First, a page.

When we perceive cold temperatures – in reality or just from looking at a photo — we practice greater cognitive control, the process that allows us deliberately to inhibit our responses to specific situations in order to maximize our long-term best interests.
That is the surprising conclusion of an Israeli study, “Keep it Cool: Temperature Priming Effect on Cognitive Control Research,” published in Psychological Research last month.
“Metaphorical phrases like ‘coldly calculating,’ ‘heated response’ and ‘cool-headed’ actually have some scientific validity which we demonstrate in our study,” said lead researcher Idit Shalev of the department of education at Ben-Gurion University (BGU) of the Negev in Beersheva.
“Previous research has focused on the actual effect of temperature on the psychological phenomenon known as ‘cognitive control,’ but this is the first time we were able to measure the effects of perceived temperature,” said Shalev.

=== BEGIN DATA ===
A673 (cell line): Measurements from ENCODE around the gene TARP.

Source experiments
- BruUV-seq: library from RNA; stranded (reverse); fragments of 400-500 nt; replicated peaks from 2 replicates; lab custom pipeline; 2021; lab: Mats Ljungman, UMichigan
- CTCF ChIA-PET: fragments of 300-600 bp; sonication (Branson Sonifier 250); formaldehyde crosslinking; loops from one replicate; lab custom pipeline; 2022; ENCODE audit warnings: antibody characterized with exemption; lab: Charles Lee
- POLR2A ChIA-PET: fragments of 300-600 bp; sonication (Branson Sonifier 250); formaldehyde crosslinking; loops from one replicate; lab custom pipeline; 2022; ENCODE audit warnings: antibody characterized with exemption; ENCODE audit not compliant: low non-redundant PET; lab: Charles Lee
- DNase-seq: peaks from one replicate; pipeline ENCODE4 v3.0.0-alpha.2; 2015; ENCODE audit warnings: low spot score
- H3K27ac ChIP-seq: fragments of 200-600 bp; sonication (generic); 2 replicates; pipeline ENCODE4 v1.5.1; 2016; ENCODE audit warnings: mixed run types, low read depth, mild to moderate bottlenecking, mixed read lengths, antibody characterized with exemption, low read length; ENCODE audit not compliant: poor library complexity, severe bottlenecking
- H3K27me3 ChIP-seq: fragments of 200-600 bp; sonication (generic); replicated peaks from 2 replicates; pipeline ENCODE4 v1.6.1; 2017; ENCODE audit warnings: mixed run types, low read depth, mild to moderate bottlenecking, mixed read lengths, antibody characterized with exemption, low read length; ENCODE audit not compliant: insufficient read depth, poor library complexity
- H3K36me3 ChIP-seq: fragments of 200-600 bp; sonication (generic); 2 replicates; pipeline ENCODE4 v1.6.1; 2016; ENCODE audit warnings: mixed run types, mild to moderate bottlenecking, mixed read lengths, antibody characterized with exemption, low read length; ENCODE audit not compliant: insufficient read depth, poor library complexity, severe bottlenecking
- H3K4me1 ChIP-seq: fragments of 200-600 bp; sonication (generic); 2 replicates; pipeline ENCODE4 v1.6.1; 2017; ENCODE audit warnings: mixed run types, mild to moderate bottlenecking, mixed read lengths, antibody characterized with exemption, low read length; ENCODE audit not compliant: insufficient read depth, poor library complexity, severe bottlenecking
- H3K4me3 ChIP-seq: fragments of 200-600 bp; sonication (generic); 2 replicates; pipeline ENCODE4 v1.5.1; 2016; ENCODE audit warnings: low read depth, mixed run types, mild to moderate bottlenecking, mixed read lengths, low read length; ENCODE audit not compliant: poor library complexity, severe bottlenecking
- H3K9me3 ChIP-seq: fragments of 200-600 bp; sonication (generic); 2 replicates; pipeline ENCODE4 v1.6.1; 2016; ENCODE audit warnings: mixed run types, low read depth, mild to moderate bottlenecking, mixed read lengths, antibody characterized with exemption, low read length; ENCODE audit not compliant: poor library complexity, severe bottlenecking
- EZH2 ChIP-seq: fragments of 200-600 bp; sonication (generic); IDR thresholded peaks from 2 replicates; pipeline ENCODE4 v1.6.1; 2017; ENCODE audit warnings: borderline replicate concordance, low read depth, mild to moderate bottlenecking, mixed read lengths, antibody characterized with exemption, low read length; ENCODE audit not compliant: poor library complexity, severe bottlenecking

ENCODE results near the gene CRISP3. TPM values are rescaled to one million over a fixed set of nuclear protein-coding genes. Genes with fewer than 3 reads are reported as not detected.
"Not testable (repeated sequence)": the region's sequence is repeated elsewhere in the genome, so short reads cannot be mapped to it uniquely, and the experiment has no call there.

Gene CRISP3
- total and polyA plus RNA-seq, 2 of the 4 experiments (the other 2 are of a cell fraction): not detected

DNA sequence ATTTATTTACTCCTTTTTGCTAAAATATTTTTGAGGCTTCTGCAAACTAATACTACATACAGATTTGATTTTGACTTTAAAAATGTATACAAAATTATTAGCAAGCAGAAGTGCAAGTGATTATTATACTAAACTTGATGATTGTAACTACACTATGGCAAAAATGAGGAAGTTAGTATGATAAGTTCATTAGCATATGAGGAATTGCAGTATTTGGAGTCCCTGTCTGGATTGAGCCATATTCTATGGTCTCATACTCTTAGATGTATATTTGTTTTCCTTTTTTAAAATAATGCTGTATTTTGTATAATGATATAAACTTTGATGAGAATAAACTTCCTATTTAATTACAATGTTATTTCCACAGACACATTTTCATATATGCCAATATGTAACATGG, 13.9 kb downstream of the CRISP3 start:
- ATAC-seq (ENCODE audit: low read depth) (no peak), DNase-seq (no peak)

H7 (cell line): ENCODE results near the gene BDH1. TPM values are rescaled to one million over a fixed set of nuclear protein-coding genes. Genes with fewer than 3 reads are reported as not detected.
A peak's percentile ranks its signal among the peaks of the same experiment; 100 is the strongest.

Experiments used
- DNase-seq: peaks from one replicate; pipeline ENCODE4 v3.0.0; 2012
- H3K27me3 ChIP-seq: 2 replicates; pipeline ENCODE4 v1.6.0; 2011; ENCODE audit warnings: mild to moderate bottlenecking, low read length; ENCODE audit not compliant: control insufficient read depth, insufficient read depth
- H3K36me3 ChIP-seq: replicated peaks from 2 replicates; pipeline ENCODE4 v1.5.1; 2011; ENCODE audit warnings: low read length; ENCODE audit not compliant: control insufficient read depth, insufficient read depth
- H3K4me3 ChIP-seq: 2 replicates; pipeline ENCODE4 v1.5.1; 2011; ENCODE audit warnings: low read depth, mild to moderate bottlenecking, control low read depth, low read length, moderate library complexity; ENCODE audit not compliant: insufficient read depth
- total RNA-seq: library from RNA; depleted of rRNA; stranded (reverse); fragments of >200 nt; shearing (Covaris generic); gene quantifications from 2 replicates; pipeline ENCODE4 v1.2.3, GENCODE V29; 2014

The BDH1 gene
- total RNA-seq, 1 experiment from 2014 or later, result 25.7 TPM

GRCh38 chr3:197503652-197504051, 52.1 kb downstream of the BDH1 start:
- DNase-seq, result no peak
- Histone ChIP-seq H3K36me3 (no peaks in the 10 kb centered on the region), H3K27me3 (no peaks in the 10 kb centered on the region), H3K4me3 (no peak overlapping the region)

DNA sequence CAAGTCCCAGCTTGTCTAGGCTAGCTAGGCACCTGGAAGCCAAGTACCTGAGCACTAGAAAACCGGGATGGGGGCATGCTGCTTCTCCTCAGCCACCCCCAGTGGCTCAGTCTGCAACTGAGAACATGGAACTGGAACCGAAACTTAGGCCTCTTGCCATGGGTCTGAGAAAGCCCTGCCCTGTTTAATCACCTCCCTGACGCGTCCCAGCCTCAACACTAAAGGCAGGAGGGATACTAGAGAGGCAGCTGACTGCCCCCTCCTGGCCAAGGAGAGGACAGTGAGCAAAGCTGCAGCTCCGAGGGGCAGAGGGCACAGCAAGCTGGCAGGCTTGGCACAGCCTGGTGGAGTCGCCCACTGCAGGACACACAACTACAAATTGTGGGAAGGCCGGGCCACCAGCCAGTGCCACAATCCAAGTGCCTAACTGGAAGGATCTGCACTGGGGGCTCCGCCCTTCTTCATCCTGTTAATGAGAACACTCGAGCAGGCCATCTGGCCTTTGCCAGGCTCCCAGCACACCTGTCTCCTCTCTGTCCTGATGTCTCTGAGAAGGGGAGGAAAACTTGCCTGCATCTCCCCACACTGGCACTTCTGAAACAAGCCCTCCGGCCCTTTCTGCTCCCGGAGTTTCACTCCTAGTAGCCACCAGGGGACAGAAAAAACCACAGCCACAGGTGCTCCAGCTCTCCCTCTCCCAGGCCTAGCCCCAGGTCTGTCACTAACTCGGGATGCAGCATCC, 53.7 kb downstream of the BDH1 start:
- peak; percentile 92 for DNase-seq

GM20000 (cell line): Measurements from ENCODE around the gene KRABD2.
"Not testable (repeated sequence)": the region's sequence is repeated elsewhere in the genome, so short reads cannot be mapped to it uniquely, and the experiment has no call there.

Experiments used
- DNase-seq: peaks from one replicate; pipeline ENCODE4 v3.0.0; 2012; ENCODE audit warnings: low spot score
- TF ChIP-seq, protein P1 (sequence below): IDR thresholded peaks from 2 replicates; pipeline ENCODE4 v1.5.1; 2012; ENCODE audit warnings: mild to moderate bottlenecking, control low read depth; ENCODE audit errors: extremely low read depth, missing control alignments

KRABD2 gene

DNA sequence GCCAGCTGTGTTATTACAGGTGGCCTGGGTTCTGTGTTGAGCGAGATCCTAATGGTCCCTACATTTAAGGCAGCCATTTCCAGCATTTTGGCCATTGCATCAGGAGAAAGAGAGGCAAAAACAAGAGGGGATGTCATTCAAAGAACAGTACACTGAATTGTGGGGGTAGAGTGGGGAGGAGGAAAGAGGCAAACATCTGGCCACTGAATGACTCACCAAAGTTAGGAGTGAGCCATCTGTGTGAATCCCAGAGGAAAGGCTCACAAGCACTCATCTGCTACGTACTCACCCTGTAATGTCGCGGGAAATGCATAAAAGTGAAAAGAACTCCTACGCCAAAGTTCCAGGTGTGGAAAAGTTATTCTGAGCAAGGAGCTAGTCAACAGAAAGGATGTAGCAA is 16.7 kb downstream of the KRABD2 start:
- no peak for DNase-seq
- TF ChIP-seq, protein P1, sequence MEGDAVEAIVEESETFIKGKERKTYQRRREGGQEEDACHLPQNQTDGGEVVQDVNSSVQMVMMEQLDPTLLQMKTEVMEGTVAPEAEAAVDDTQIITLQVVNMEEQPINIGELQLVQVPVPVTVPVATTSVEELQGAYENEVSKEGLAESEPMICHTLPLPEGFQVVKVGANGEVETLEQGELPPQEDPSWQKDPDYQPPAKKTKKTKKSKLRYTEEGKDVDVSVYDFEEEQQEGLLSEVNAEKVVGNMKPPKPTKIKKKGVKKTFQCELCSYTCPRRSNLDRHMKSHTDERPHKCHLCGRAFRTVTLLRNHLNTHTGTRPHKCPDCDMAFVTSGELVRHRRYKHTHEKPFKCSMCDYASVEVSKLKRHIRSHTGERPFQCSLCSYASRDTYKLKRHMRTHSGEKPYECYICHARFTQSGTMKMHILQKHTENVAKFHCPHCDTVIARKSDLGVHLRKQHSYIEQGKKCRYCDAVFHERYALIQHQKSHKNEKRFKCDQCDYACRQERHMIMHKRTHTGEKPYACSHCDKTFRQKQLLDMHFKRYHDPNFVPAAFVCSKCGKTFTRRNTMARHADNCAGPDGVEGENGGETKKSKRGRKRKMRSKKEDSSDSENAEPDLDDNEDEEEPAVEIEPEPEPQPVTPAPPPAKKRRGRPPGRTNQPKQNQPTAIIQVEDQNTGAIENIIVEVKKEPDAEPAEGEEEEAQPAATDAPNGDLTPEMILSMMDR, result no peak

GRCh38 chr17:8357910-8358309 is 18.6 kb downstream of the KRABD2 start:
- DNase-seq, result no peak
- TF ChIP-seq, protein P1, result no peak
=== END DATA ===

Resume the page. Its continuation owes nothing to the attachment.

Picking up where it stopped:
Along with BGU psychology Prof. Nachshon Meiran and graduate student Eliran Halali, now a faculty member at Bar-Ilan University’s department of psychology, Shalev oversaw two experiments.
In the first, 87 students performed an “anti-saccade task,” a cognitive control measurement that requires looking in the opposite direction of a moving object. In the second experiment, 28 female students performed the same anti-saccade task against a background image of winter scenery or a temperature-neutral concrete street or a sunny landscape.
“The results indicated that those viewing the cold landscape did better and that even without a physical trigger, cognitive control can be activated through conceptual processes alone,” says Shalev.
“While warmth signaling promotes a relaxed attitude, cool signals alertness and possible need for greater cognitive control,” the study concludes.